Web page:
Locked up on TV

July 6, 2009
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Some of Indiana’s youngest criminals will visit living rooms and bedrooms across the country this summer thanks to a documentary series airing on MSNBC. This summer, Lake County’s Juvenile Justice Center will be featured in the network’s “Lockup” series. The show has featured prisons from around the country, including ones for adults in New Mexico and Utah. Karen Grau’s “Lake County Juvenile Justice” documentary premiered July 4 and photos from it can be viewed on MSNBC’s documentary site. The series filmed in Lake County will be shown on Saturdays at 10 p.m. this summer. Grau shot the 6 one-hour episodes in Judge Mary Bonaventura’s courtroom.

The Indiana Supreme Court has granted Grau access to the juvenile courts in Lake County several times. Grau said the goal of the documentary was to shed light on the issues facing the courts and children served by them.

I missed this most recent documentary, but I have seen “Juvies,” which ran on MTV a few years ago. It was also produced by Grau. What made me watch the show initially was that it was filmed in Lake County; what made me keep watching it was to see how our juvenile justice system worked and how the teens reacted to their punishments. I saw involved parents; no parents; or parents who passed on their lack of discipline and respect to their children. I saw kids that wanted to change and others who I just knew would end up in the system again.

Have you seen any of Grau’s documentaries? What do you think about these shows? Are they helping to educate the public on the judicial system and prisons?
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  • Hi Jennifer,
    Thanks for posting a note about our new series. Since you missed last week\'s episode
    you can tune into MSNBC this Saturday, July 11th at 9pm ET to catch the
    repeat of episode 1, just before an all new episode 2 at 10pm. If you liked the
    MTV series we think you will find this new series much more powerful. It
    can be difficult to watch but the stories are so important to tell. We owe an
    enormous amount of gratitude to the Indiana Supreme Court and Chief Justice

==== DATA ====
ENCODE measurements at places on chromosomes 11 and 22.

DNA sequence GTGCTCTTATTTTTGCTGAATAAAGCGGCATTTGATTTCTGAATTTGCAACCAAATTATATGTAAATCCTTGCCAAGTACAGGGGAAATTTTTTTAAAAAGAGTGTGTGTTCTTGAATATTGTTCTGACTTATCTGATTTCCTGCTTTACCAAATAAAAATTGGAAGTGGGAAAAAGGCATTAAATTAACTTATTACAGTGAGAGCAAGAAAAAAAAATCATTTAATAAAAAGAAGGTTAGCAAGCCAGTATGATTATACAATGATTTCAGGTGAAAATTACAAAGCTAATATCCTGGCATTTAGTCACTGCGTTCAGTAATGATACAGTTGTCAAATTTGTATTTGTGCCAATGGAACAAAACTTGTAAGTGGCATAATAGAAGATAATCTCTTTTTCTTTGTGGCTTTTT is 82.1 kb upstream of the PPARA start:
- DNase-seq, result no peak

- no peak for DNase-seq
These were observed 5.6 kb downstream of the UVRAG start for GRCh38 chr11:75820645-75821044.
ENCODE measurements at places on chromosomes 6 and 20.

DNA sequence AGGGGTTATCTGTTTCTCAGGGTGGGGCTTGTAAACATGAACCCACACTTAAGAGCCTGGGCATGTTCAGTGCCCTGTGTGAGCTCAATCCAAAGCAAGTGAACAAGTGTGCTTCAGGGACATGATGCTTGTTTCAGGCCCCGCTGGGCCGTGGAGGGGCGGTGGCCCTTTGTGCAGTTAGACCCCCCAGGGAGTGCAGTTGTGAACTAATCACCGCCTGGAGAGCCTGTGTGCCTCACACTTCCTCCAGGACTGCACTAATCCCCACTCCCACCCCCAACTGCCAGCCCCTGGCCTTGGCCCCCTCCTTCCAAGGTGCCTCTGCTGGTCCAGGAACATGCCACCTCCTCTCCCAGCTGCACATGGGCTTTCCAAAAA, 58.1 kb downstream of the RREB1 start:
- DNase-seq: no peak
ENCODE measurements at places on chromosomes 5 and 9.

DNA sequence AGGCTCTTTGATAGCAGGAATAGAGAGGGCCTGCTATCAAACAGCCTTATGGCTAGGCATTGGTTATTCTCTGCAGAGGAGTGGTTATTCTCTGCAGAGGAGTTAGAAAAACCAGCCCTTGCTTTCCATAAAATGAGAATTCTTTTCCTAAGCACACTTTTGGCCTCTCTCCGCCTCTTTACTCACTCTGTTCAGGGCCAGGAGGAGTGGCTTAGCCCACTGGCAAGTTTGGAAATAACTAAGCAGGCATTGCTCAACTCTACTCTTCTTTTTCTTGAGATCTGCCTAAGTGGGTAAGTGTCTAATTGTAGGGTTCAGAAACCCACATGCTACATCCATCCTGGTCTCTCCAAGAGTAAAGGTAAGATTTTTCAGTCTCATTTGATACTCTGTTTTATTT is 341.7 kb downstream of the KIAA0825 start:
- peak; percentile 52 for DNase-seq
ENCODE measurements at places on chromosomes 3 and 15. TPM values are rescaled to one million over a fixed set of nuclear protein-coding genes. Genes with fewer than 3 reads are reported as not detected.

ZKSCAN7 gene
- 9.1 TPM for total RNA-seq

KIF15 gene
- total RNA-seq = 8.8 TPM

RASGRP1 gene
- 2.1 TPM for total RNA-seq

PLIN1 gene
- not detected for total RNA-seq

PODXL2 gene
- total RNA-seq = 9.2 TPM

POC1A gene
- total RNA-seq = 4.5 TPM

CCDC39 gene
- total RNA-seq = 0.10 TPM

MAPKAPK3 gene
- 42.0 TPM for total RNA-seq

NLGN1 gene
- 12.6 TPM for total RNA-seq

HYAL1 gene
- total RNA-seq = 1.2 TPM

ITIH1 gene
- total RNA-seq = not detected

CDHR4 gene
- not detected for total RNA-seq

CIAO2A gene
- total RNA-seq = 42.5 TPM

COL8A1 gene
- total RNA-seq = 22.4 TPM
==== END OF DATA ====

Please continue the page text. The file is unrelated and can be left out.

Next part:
Randall T. Shepard for allowing us such extraordinary access to film in Judge Bonaventura\'s courtroom and the Lake County Detention Center. Our outcomes for
    kids and families over the years following the airing our documentaries have been
    most rewarding of all. We hope you will tune in for the remaining 5 episodes
    of this MSNBC series.

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  1. The practitioners and judges who hail E-filing as the Saviour of the West need to contain their respective excitements. E-filing is federal court requires the practitioner to cram his motion practice into pigeonholes created by IT people. Compound motions or those seeking alternative relief are effectively barred, unless the practitioner wants to receive a tart note from some functionary admonishing about the "problem". E-filing is just another method by which courts and judges transfer their burden to practitioners, who are the really the only powerless components of the system. Of COURSE it is easier for the court to require all of its imput to conform to certain formats, but this imposition does NOT improve the quality of the practice of law and does NOT improve the ability of the practitioner to advocate for his client or to fashion pleadings that exactly conform to his client's best interests. And we should be very wary of the disingenuous pablum about the costs. The courts will find a way to stick it to the practitioner. Lake County is a VERY good example of this rapaciousness. Any one who does not believe this is invited to review the various special fees that system imposes upon practitioners- as practitioners- and upon each case ON TOP of the court costs normal in every case manually filed. Jurisprudence according to Aldous Huxley.

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  5. "No one is safe when the Legislature is in session."

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